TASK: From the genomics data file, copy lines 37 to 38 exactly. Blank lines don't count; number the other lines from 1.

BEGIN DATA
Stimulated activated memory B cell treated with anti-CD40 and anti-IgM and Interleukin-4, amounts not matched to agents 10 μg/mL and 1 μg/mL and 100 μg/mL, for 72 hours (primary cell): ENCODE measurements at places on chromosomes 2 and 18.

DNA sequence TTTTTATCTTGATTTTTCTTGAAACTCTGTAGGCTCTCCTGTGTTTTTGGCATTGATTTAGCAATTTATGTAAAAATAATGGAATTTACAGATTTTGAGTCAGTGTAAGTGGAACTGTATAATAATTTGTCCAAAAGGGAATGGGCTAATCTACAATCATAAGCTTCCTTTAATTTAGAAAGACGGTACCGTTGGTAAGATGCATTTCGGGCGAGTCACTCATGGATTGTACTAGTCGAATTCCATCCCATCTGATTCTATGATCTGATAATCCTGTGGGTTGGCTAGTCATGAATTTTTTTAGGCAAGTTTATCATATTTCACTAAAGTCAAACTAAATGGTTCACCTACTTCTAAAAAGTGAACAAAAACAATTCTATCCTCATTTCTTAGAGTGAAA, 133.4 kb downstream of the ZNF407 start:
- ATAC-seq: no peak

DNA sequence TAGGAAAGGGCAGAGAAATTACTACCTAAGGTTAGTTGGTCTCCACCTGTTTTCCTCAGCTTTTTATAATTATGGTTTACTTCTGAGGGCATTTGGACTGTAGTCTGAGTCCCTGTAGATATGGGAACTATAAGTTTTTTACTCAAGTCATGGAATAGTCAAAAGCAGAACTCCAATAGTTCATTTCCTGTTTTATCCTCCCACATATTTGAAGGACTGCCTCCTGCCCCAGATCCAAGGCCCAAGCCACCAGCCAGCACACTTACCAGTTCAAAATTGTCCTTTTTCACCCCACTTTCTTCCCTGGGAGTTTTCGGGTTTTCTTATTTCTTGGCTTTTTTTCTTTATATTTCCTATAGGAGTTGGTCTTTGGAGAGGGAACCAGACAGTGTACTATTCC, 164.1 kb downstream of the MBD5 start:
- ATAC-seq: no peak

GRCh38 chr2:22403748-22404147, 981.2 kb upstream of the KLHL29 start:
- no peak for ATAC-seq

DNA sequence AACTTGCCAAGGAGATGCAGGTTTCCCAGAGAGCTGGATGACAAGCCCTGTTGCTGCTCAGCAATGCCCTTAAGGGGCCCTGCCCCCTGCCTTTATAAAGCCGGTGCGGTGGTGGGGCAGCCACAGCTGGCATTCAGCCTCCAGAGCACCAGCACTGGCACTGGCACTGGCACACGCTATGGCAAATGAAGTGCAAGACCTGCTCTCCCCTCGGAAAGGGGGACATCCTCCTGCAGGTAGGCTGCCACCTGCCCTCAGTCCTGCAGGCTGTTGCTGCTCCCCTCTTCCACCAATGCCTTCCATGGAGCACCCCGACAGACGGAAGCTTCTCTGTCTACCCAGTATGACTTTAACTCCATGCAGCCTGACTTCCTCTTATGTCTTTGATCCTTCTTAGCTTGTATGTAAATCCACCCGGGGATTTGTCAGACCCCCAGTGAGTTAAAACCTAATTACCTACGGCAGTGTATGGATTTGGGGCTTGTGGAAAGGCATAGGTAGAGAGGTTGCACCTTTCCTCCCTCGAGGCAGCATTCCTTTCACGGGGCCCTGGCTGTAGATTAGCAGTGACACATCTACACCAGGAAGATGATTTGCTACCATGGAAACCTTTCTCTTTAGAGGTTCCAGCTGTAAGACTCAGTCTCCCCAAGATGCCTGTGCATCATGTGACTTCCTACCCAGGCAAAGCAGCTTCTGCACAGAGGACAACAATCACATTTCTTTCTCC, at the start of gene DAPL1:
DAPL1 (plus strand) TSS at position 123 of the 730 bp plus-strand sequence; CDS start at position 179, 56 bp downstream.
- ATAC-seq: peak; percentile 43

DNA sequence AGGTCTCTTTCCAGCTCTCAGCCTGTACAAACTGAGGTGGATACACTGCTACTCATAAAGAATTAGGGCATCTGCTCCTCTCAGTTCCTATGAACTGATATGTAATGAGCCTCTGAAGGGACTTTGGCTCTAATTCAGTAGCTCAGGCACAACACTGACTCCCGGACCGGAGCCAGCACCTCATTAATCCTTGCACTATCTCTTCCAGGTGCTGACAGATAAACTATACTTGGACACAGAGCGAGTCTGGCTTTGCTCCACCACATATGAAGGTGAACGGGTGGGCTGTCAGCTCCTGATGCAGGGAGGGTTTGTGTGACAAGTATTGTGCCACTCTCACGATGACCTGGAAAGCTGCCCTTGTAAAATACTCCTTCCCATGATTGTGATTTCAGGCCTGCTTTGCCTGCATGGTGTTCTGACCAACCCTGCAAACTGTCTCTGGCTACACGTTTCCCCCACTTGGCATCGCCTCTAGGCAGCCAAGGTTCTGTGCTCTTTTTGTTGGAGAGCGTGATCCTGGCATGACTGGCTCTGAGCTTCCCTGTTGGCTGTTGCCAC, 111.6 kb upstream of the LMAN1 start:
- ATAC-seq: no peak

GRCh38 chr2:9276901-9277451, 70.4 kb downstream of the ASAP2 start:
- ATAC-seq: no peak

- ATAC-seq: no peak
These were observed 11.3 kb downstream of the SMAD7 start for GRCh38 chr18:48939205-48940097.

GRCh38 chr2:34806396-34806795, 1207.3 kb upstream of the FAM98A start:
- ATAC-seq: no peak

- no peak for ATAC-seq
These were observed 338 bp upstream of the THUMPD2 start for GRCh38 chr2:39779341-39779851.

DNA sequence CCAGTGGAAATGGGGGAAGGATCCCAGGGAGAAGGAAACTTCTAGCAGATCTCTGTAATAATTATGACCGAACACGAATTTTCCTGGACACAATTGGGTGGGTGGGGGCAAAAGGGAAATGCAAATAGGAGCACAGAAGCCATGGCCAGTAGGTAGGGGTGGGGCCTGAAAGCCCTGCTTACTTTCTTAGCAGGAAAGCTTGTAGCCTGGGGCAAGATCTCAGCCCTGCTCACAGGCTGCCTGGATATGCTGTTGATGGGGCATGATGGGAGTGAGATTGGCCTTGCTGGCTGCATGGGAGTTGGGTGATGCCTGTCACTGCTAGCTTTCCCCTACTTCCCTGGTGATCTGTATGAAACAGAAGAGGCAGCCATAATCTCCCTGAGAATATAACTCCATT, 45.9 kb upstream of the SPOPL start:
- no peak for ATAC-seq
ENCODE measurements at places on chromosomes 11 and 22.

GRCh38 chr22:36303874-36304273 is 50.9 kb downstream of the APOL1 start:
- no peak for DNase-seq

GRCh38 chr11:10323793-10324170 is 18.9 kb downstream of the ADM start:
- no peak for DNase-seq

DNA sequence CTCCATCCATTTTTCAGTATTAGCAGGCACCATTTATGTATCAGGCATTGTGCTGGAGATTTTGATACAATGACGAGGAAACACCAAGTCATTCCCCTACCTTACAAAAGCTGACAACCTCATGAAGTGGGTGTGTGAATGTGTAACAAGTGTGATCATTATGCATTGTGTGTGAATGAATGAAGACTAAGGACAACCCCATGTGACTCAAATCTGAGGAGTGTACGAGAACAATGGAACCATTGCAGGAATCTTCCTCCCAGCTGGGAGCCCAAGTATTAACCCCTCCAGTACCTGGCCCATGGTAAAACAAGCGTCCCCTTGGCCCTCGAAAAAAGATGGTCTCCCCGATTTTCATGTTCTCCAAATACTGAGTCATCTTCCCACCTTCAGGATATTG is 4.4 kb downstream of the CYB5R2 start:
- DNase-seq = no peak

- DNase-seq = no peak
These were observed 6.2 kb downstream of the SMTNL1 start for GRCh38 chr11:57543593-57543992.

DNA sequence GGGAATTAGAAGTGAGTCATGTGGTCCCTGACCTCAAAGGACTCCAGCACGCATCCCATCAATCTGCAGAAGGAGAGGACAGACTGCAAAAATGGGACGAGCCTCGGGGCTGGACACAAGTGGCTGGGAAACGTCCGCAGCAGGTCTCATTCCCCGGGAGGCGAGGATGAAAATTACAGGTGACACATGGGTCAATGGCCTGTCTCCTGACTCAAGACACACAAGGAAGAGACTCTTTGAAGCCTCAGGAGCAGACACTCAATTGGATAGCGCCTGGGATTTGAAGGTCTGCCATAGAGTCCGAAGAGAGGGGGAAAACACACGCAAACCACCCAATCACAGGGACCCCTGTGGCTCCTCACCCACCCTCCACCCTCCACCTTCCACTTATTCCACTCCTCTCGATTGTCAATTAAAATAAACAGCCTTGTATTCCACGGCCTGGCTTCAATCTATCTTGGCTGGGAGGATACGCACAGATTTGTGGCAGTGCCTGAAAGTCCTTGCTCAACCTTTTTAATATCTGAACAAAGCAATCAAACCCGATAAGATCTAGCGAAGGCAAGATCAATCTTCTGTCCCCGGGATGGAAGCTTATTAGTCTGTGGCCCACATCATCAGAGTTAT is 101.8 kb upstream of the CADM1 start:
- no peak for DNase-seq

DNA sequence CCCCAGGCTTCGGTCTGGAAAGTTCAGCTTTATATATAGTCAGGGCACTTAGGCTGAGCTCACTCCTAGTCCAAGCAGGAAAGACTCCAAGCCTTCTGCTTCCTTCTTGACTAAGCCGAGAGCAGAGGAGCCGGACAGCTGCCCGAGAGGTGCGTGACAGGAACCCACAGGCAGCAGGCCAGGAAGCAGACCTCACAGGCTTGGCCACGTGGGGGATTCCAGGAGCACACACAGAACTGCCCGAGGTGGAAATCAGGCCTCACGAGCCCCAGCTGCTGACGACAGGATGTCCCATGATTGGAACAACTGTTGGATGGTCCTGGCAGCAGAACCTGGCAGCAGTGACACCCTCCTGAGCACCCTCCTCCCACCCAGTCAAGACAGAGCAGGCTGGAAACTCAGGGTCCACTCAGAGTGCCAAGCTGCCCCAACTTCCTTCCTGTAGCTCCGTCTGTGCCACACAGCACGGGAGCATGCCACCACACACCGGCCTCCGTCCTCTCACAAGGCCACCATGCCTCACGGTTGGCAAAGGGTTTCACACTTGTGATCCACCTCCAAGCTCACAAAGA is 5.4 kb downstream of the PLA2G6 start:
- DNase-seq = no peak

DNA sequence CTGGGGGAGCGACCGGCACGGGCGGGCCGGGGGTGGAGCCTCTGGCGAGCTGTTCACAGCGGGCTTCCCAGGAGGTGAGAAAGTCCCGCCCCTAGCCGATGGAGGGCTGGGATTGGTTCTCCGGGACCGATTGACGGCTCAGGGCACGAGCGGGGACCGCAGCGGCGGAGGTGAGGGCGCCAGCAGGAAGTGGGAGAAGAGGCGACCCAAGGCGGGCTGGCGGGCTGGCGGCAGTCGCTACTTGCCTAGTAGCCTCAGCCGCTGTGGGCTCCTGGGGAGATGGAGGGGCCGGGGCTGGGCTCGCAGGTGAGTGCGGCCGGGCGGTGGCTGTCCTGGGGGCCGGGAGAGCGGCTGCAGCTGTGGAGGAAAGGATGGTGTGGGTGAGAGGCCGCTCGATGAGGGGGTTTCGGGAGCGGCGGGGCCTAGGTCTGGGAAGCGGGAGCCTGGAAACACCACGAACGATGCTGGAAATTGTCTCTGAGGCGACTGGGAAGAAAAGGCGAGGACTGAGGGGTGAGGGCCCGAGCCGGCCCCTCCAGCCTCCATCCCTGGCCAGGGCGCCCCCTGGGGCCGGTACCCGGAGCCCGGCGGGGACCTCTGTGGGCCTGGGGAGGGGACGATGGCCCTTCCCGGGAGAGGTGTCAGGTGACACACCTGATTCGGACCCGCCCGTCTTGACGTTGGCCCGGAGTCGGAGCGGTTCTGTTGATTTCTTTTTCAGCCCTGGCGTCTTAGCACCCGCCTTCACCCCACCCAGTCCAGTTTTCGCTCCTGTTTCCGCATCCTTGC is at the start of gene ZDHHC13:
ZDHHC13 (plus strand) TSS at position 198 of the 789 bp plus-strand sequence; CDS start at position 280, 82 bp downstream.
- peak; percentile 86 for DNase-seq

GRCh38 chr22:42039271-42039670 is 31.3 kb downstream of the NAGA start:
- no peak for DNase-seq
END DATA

ZDHHC13 (plus strand) TSS at position 198 of the 789 bp plus-strand sequence; CDS start at position 280, 82 bp downstream.
- peak; percentile 86 for DNase-seq